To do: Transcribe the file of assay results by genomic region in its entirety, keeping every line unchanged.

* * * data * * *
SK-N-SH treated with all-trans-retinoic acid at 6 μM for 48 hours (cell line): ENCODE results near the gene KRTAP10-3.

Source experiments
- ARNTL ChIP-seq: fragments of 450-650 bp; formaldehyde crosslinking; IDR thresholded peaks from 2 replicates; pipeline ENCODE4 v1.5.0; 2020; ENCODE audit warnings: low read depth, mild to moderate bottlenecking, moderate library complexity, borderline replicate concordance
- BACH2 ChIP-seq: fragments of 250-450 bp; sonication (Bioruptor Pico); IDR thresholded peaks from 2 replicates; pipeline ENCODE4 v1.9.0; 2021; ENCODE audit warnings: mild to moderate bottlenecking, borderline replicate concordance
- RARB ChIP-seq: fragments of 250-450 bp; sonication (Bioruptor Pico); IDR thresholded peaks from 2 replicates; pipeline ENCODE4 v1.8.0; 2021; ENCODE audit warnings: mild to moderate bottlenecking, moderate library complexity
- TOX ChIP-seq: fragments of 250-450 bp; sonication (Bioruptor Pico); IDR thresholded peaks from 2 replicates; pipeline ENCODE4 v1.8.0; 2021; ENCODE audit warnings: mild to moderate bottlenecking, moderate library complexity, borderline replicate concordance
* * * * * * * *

SK-N-SH treated with all-trans-retinoic acid at 6 μM for 48 hours (cell line): ENCODE results near the gene KRTAP10-3.

Source experiments
- ARNTL ChIP-seq: fragments of 450-650 bp; formaldehyde crosslinking; IDR thresholded peaks from 2 replicates; pipeline ENCODE4 v1.5.0; 2020; ENCODE audit warnings: low read depth, mild to moderate bottlenecking, moderate library complexity, borderline replicate concordance
- BACH2 ChIP-seq: fragments of 250-450 bp; sonication (Bioruptor Pico); IDR thresholded peaks from 2 replicates; pipeline ENCODE4 v1.9.0; 2021; ENCODE audit warnings: mild to moderate bottlenecking, borderline replicate concordance
- RARB ChIP-seq: fragments of 250-450 bp; sonication (Bioruptor Pico); IDR thresholded peaks from 2 replicates; pipeline ENCODE4 v1.8.0; 2021; ENCODE audit warnings: mild to moderate bottlenecking, moderate library complexity
- TOX ChIP-seq: fragments of 250-450 bp; sonication (Bioruptor Pico); IDR thresholded peaks from 2 replicates; pipeline ENCODE4 v1.8.0; 2021; ENCODE audit warnings: mild to moderate bottlenecking, moderate library complexity, borderline replicate concordance